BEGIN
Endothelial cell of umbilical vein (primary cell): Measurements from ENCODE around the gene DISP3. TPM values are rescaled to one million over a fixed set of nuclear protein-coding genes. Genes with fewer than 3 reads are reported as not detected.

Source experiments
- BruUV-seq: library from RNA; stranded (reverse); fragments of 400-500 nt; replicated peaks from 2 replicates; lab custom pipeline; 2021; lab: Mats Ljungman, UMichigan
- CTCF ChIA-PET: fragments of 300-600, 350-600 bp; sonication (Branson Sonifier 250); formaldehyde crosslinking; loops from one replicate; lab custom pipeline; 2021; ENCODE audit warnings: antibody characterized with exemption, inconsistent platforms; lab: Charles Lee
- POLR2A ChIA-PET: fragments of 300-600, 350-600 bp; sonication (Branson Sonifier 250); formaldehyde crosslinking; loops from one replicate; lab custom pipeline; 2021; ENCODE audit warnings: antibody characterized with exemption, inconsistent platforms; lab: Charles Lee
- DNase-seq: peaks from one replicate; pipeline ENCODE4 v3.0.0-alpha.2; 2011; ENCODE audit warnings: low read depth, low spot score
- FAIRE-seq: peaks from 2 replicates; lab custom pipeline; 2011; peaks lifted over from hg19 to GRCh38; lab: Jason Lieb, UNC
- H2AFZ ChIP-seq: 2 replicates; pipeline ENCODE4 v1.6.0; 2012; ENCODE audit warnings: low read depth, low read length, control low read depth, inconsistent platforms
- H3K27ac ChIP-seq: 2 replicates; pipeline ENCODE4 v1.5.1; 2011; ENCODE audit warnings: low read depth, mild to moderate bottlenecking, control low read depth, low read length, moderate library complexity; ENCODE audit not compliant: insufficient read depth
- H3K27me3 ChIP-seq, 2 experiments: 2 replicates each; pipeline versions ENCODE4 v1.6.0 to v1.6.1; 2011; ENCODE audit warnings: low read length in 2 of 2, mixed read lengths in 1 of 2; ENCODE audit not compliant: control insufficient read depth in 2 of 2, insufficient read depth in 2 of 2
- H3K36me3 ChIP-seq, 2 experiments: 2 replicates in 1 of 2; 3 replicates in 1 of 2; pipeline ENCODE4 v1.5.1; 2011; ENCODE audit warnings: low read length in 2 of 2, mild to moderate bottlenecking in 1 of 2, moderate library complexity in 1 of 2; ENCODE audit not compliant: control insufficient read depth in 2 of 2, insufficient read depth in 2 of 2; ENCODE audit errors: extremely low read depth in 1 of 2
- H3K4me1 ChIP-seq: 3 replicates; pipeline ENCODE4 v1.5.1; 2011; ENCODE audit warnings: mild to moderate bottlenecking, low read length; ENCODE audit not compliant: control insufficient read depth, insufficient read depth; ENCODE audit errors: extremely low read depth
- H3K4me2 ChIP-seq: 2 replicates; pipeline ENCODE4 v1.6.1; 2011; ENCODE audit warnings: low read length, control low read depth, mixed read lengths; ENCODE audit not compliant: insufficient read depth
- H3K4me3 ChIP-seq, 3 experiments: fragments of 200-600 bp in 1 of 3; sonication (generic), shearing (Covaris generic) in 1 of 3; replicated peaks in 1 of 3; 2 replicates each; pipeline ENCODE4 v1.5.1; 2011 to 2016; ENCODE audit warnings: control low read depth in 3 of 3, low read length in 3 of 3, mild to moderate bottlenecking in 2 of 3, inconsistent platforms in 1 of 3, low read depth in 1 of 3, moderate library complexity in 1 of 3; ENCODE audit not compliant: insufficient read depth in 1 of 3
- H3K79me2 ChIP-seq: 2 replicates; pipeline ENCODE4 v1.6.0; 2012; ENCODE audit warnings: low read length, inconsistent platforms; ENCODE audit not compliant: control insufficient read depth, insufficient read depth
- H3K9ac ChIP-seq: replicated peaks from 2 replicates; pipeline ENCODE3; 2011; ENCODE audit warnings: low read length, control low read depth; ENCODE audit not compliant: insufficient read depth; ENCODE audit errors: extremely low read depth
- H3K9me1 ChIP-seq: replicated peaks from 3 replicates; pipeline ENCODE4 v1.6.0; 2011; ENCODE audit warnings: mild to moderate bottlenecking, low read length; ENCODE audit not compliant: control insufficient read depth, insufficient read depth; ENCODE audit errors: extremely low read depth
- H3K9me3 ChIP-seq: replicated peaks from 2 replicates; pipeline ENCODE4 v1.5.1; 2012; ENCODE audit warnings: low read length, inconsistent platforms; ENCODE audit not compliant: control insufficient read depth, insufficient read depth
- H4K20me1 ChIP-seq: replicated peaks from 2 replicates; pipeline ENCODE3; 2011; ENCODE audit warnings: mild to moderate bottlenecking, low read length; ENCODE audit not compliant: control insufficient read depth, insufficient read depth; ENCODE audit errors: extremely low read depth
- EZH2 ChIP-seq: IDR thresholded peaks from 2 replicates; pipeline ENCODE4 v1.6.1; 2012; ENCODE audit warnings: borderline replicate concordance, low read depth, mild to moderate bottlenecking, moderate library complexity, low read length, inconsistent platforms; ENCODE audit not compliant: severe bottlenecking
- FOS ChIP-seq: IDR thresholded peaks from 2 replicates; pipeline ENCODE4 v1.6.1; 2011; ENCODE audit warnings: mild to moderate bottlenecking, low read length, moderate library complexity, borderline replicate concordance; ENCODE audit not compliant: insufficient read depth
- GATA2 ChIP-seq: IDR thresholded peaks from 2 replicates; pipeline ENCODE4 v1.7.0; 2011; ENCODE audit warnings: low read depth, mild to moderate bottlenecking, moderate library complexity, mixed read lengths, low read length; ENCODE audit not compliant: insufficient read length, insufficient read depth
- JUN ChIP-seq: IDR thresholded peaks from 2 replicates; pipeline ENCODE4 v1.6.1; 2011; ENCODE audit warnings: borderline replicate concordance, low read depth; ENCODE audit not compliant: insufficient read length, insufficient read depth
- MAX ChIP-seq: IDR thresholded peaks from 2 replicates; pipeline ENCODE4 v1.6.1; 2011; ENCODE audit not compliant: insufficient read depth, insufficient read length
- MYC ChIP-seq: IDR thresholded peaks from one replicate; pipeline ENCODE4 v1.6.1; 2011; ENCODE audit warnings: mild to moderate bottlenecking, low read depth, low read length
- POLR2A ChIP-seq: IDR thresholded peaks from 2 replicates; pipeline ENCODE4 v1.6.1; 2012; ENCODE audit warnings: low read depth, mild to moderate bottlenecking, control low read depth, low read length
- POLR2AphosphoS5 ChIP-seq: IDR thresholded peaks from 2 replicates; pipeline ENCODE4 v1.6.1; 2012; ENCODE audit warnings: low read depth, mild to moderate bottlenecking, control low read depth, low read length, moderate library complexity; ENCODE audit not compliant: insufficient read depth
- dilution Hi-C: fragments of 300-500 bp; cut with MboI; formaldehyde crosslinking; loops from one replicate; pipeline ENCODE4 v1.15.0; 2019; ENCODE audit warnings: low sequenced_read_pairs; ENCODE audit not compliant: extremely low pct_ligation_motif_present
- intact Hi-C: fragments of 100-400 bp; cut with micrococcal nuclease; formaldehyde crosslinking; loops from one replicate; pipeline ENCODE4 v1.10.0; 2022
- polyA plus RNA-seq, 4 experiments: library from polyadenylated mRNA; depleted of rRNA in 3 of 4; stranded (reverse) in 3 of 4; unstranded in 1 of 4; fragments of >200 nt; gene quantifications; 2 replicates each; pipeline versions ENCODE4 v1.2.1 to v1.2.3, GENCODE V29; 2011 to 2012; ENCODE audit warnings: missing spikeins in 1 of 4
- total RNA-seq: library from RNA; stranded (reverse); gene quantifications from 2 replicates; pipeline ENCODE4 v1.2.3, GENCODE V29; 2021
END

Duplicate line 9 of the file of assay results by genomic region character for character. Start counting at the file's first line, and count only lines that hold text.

- H3K27ac ChIP-seq: 2 replicates; pipeline ENCODE4 v1.5.1; 2011; ENCODE audit warnings: low read depth, mild to moderate bottlenecking, control low read depth, low read length, moderate library complexity; ENCODE audit not compliant: insufficient read depth